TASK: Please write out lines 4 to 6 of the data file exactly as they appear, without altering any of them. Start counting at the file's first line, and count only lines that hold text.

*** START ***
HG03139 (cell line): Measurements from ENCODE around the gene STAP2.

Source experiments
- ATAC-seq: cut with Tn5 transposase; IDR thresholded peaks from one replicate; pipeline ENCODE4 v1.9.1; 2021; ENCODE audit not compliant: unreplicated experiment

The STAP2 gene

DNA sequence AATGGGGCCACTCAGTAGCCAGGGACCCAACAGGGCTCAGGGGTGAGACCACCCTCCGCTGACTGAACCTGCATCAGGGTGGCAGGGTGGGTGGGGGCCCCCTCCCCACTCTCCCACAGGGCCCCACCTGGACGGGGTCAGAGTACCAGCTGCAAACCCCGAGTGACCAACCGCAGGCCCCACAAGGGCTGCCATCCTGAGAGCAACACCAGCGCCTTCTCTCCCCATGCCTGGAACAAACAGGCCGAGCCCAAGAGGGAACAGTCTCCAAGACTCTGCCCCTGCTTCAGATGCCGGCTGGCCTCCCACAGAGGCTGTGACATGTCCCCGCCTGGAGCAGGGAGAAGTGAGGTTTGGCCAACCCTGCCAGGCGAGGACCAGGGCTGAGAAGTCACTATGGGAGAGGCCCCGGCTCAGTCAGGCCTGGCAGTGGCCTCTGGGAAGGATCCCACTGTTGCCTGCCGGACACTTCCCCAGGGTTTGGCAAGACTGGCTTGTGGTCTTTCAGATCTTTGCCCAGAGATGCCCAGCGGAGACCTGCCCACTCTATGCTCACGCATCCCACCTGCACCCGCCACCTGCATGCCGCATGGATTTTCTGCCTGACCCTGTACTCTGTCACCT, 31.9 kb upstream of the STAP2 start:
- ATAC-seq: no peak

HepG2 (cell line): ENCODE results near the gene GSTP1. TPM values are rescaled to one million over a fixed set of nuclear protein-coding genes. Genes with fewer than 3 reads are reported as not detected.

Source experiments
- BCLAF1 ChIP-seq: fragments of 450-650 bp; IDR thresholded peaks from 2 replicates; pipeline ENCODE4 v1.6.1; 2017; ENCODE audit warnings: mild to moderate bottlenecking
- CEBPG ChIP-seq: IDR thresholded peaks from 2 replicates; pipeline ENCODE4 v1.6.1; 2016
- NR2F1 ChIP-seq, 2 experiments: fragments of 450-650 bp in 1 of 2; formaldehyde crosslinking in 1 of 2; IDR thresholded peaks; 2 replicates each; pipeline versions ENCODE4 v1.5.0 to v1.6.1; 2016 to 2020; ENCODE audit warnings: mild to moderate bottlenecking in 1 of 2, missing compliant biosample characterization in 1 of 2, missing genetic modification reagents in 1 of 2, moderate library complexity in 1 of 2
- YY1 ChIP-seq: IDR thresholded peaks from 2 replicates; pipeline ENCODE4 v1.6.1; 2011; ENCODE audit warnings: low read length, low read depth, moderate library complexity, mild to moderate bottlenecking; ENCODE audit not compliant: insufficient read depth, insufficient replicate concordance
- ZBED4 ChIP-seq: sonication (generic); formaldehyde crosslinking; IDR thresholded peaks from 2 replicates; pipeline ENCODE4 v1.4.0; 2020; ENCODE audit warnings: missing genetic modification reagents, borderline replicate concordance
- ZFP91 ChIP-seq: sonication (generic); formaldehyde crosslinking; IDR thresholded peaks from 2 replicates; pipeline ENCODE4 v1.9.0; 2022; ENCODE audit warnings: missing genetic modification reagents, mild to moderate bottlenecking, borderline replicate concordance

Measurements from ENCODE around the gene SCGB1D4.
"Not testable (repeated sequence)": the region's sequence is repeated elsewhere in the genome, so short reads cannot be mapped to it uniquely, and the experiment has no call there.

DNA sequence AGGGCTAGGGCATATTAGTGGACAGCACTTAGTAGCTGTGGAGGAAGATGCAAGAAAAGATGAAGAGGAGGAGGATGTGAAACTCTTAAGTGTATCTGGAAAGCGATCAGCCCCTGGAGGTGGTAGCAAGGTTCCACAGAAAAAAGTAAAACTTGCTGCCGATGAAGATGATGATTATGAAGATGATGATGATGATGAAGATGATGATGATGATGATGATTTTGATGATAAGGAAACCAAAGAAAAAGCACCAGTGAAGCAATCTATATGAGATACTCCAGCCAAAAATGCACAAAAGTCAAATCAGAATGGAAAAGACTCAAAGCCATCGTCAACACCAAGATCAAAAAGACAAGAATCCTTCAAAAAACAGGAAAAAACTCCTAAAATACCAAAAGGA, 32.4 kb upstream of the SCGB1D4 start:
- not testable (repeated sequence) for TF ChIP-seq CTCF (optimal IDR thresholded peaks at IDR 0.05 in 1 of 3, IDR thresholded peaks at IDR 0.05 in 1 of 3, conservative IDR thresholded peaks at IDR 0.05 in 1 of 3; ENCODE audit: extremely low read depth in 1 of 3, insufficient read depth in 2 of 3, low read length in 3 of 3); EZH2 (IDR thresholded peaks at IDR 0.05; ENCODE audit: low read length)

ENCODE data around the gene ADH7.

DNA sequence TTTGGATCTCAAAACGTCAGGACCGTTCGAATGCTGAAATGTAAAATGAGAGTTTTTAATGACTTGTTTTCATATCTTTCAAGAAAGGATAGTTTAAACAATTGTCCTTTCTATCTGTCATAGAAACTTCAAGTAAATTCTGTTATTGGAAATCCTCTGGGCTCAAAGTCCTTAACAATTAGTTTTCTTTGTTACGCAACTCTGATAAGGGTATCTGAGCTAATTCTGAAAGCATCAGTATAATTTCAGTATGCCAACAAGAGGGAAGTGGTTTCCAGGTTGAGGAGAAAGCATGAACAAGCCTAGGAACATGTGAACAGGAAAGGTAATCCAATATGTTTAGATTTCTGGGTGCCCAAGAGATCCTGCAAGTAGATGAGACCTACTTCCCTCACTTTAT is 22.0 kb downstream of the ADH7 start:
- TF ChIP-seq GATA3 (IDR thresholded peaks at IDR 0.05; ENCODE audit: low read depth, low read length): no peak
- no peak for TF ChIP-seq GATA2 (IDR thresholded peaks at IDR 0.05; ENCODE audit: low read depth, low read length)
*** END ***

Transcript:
The STAP2 gene

DNA sequence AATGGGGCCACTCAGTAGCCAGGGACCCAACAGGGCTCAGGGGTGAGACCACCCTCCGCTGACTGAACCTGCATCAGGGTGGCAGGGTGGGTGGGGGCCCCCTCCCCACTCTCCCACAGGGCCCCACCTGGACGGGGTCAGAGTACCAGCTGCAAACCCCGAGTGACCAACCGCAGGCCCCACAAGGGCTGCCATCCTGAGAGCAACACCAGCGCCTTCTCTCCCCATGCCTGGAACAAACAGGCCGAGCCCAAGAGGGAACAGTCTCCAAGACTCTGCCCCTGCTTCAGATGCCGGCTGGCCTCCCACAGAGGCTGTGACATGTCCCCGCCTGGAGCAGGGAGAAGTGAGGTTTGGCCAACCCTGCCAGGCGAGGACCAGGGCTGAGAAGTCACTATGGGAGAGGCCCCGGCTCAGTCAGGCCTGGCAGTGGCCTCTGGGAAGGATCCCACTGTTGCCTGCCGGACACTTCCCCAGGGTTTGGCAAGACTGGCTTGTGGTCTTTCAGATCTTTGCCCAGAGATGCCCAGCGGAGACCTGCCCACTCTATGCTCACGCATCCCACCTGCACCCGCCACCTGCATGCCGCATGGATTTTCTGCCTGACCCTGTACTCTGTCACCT, 31.9 kb upstream of the STAP2 start:
- ATAC-seq: no peak